The relationship between decreased olfaction and the risk of death to the elderly has been revealed by US researchers, said Live Science. The risk of dying in ten years is 62% higher for healthy people with hypoosmia than for those with a good sense of smell.
Scientists at Michigan State University have found that older people suffering from hypoaximy (loss of smell) are more likely to die in 10 years than others, says the live science news portal.
2,300 people between 70 and 79 years of age participated in the study carried out by this group of researchers from 1997-1998. He asked to identify 12 common smells. During the last 13 years, almost 1,200 volunteers who participated in this experiment died.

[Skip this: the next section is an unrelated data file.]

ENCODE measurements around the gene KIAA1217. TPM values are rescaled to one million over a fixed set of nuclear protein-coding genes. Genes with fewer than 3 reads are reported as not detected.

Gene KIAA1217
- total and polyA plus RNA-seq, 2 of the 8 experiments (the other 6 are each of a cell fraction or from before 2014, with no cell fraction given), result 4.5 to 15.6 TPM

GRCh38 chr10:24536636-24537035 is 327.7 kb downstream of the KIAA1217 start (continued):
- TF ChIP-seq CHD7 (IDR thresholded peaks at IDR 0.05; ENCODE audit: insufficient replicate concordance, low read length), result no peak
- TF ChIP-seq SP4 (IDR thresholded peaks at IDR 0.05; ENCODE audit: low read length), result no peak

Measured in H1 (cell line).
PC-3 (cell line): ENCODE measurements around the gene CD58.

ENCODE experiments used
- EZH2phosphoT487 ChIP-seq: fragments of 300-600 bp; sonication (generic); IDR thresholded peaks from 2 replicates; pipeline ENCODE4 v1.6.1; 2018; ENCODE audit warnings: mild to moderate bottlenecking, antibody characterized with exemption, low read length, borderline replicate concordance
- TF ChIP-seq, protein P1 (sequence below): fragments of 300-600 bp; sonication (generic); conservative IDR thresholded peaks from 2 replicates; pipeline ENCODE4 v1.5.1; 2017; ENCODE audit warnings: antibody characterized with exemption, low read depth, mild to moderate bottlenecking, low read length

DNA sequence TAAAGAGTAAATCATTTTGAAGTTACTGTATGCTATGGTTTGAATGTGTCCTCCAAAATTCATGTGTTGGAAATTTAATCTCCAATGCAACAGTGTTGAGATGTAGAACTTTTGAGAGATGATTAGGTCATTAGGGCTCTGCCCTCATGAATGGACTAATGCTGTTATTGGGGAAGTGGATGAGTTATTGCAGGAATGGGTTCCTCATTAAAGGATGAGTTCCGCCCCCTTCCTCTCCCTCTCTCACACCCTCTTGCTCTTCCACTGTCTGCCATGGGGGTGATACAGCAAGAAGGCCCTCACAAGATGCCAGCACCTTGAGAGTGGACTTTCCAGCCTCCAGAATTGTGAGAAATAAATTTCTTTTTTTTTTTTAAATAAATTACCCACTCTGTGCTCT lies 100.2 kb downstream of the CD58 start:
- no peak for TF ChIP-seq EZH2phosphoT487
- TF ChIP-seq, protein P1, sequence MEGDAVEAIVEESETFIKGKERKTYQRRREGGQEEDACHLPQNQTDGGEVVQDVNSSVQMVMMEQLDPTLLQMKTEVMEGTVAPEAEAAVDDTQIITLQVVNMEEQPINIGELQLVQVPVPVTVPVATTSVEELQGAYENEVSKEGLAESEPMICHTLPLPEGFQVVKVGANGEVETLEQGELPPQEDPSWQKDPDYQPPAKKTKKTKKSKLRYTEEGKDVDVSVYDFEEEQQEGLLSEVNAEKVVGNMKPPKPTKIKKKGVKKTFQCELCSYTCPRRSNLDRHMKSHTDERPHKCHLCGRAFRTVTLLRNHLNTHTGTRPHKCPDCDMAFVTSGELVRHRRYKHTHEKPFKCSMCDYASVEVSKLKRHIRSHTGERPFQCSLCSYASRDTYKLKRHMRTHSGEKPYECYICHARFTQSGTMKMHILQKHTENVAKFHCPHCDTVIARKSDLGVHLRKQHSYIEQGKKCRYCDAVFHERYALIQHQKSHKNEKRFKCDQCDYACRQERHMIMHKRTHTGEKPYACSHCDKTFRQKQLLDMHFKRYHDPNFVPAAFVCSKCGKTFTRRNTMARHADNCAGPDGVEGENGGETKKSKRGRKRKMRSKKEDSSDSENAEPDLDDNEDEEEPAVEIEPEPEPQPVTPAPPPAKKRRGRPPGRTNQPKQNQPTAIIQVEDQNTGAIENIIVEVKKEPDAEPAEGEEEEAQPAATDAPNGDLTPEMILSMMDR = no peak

According to the study, people with the worst test results were 46% more likely to die in 10 years than those who passed the test. The researchers also discovered that 28 of these 46% could be explained by Parkinson's disease, dementia and involuntary sudden weight loss, which can alter the sense of smell while life is reduced.
The remaining 72% remain unexplained, but may be associated with insignificant health problems that ultimately worsen, according to authors of the study, published in Annals of Internal Medicine.
The results of the investigation also showed that the decrease in olfaction was the main indicator of the rapid death of healthy people. The probability of death until the tenth year of the experiment increased 62% compared to patients with a good sense of smell. However, this figure dropped to 30% the thirteenth year.